Five targets for the Ravens’ No. 16 overall draft pick
The 2018 NFL Draft kicks off in just a few days, which means that every team has concluded interviews, finalized its board, and set up shop in the war room. Meanwhile, fans remain mostly in the dark about their team’s intentions. Not even supporters of the Cleveland Browns, the team holding the first and fourth overall picks know how Thursday will unfold.
That leaves considerable uncertainty regarding the Baltimore Ravens, who don’t come on the clock until almost exactly halfway through the first round. The Ravens have many needs to target with their top selection, but their history indicates that the brain trust of general manager Ozzie Newsome and his named successor Eric DeCosta could instead select a prospect at another position with greater upside. This dynamic further clouds Baltimore’s intentions.
Accordingly, predicting how the Ravens will use their first-round pick presents considerable challenges. Even if the front office has a name or two in mind, their draft position could render those plans moot.
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Still, the Ravens haven’t completely hidden their intentions, as their pre-draft visits and prospect meetings have come to light. As such, one of the following players could hear their name called for Baltimore should the team keep their current pick.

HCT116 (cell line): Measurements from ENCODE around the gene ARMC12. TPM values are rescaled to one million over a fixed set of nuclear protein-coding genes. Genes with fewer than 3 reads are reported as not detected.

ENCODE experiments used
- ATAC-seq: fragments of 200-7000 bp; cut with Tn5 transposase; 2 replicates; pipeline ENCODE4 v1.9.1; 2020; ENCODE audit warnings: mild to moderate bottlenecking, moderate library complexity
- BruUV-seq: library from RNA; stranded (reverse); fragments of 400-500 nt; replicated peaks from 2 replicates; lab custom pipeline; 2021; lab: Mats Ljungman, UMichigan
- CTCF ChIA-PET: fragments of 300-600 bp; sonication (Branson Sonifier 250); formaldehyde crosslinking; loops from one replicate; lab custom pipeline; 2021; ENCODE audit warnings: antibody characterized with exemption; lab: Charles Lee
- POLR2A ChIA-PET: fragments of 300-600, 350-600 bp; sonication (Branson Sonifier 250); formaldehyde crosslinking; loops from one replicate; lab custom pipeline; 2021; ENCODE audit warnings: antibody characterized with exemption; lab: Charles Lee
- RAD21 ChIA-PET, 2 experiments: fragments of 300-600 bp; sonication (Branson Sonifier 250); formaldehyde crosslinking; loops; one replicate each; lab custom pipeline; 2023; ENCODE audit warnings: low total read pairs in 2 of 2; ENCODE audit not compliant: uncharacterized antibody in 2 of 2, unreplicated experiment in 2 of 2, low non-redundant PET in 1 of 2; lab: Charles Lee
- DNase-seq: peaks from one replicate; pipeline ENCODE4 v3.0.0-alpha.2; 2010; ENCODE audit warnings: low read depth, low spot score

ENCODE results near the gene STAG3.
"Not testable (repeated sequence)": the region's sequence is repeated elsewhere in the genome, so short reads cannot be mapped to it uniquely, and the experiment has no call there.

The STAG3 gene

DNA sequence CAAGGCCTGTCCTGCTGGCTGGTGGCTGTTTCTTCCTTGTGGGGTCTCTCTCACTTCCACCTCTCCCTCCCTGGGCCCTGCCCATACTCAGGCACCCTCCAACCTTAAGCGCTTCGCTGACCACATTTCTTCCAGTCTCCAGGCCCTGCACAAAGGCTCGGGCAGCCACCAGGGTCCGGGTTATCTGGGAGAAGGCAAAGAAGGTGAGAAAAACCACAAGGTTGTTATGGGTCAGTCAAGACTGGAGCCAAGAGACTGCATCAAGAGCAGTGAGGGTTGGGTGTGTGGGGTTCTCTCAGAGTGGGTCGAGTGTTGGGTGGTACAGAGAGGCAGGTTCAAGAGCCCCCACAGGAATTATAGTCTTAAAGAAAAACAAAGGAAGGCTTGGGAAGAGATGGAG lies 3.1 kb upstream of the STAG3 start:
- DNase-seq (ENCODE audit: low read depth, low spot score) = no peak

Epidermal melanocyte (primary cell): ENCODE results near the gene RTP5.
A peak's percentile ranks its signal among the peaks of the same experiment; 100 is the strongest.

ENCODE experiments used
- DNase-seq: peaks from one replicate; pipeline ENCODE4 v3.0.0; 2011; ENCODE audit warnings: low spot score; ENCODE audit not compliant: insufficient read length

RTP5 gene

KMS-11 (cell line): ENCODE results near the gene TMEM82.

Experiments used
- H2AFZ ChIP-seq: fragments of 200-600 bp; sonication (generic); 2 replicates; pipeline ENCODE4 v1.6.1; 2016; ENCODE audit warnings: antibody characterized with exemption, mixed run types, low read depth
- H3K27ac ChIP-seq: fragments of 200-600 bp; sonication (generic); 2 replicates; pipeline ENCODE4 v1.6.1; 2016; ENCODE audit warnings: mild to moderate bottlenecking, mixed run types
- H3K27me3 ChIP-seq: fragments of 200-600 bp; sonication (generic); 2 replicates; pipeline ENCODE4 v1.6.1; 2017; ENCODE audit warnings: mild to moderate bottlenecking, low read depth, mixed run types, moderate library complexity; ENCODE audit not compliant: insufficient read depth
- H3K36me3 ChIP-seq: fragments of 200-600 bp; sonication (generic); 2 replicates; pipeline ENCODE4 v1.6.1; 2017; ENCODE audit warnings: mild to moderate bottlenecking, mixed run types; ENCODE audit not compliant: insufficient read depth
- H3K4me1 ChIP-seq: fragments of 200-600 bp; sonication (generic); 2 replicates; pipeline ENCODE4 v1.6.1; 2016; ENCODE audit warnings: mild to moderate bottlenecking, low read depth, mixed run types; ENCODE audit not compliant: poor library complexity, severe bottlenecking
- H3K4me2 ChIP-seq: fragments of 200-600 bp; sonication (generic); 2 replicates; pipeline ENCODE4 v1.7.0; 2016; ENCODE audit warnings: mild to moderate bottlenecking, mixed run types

The Ravens threw multiple draft picks at their pass rush last year, including two selections inside the top 75. Those players combined for 16 tackles and three sacks in 2017. While that production doesn’t prevent either one from developing into a dependable pass rusher, it underscores the need to add more ammunition during the upcoming draft.
While the Ravens haven’t met with UTSA’s Marcus Davenport, he fits the mold of a Baltimore edge rusher. He has surplus size (6-foot-6, 264 pounds) and athleticism (80th percentile for his position group by SPARQ) to pressure quarterbacks at the NFL level.
Davenport will likely take more time to develop than a player like Boston College’s Harold Landry, but the Ravens have the luxury to bring him along slowly. He only needs to provide a handful of snaps a game early on given the edge rushers Baltimore currently possesses.
While that might suggest the Ravens should look at another position with the No. 16 overall pick, Davenport has legitimate potential to become a lead pass rusher for a decade or more. Few teams have the luxury of passing up such a player.
The Ravens have more pressing needs than quarterback at the outset of the 2018 NFL Draft. The defense lacks a tertiary pass rusher to pair with Terrell Suggs and Matthew Judon. The stability of offensive line remains unclear after Marshal Yanda’s injury and the departure of Ryan Jensen. Additionally, the receiving corps lacks an alpha and will depend on a trio of new arrivals — John Brown, Michael Crabtree, and Willie Snead — for production.
Still, for a team without any meaningful commitments to a struggling 33-year-old quarterback beyond the 2018 season, finding a successor now could jumpstart the soon-to-arrive DeCosta era.
In terms of style and physical gifts, Louisville’s Lamar Jackson differs greatly from Joe Flacco, the Ravens’ starting quarterback since 2008. Jackson’s elite-level athleticism places him in rare company, and his improvement as a passer between his Heisman-winning 2016 campaign and his final collegiate season silenced most (though not all) questions about his ability to play quarterback in the NFL.